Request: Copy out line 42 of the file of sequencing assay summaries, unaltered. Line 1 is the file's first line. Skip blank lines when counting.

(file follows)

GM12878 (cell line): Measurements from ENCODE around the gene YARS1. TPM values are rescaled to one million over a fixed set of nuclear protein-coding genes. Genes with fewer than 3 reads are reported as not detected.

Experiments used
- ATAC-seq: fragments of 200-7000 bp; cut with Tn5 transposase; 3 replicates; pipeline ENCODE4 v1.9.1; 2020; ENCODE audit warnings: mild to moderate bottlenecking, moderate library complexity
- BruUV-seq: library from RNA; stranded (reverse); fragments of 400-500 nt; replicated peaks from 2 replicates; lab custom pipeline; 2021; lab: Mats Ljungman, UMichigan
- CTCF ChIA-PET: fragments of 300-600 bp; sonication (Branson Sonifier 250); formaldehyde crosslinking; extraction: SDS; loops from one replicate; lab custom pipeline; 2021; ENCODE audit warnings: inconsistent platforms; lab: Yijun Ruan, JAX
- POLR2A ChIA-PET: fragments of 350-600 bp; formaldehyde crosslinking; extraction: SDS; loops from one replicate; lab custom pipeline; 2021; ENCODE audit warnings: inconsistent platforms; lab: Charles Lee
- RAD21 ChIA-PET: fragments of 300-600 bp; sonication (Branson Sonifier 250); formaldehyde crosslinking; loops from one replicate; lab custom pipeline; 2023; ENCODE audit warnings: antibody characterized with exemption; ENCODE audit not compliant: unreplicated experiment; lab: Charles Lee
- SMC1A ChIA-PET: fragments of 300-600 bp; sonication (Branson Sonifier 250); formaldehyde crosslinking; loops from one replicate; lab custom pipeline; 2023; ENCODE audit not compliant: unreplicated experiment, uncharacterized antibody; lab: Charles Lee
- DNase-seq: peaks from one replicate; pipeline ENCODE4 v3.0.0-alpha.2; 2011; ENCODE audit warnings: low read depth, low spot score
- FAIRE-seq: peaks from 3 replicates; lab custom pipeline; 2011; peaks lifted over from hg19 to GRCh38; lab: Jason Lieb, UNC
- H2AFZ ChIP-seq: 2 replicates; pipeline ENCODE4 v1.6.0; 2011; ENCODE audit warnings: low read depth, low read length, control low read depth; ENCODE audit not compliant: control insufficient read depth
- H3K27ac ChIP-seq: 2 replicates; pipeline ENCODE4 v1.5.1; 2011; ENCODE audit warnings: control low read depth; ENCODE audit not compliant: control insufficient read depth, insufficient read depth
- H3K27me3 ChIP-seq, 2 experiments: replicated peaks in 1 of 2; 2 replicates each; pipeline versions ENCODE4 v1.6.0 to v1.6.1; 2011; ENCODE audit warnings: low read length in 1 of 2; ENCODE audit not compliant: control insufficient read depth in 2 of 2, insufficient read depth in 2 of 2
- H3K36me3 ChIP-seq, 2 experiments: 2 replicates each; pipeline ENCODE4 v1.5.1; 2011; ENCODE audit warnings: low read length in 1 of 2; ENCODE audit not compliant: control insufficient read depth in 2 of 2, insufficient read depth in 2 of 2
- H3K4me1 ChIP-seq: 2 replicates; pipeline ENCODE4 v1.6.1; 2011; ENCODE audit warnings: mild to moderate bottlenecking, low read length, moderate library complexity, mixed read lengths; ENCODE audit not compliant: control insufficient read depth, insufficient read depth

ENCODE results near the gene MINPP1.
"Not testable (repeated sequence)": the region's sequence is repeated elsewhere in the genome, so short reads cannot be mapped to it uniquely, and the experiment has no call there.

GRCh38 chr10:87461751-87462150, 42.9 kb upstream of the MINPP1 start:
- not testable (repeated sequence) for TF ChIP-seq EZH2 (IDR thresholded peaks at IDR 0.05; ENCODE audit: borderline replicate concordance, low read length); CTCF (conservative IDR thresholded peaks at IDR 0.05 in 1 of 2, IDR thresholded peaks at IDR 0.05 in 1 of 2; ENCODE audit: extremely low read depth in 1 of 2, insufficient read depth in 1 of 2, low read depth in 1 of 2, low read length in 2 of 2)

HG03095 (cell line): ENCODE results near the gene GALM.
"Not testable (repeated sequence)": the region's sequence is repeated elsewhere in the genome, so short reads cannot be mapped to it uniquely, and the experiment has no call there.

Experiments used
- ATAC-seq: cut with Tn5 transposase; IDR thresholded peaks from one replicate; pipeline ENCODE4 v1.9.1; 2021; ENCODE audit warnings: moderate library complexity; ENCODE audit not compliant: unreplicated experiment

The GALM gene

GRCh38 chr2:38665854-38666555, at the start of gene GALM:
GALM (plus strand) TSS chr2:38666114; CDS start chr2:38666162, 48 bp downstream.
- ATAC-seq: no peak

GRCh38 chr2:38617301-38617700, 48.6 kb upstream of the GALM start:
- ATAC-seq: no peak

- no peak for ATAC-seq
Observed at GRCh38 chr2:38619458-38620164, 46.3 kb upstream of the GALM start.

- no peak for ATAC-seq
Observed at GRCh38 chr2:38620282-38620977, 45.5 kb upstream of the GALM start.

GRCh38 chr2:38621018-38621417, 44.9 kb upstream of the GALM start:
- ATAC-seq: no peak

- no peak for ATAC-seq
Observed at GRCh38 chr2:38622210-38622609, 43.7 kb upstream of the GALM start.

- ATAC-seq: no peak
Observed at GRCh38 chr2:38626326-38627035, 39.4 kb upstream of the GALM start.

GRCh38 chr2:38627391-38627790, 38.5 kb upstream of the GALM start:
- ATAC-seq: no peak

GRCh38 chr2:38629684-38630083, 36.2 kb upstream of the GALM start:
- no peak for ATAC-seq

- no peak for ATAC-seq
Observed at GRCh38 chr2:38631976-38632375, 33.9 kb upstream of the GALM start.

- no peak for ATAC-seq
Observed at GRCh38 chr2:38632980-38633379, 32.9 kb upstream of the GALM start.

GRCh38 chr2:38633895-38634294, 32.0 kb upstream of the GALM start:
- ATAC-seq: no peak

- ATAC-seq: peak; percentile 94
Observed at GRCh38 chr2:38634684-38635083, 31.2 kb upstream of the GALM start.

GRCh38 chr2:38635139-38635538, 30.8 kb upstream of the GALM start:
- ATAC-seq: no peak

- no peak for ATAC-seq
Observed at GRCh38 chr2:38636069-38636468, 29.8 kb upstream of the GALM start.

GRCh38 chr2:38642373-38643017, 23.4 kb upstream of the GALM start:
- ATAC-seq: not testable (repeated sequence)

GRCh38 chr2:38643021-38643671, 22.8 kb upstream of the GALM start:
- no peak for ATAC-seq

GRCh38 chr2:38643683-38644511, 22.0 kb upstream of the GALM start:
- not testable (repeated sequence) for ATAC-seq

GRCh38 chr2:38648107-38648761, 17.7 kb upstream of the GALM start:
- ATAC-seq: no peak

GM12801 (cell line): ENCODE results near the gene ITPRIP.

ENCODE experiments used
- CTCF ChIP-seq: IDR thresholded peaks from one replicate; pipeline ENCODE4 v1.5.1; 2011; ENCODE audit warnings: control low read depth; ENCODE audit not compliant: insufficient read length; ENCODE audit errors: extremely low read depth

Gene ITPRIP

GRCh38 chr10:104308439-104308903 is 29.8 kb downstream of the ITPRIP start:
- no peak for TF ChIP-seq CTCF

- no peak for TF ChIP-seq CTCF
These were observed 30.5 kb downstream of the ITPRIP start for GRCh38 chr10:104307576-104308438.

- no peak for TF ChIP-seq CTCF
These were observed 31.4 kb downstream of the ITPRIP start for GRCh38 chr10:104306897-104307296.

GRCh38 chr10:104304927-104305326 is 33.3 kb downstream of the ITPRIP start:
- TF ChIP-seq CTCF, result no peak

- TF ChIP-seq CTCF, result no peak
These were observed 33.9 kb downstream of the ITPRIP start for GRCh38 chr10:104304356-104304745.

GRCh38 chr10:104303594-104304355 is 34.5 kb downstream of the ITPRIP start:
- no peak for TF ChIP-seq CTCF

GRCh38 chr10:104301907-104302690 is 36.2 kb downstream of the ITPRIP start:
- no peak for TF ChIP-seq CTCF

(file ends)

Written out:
GRCh38 chr2:38629684-38630083, 36.2 kb upstream of the GALM start: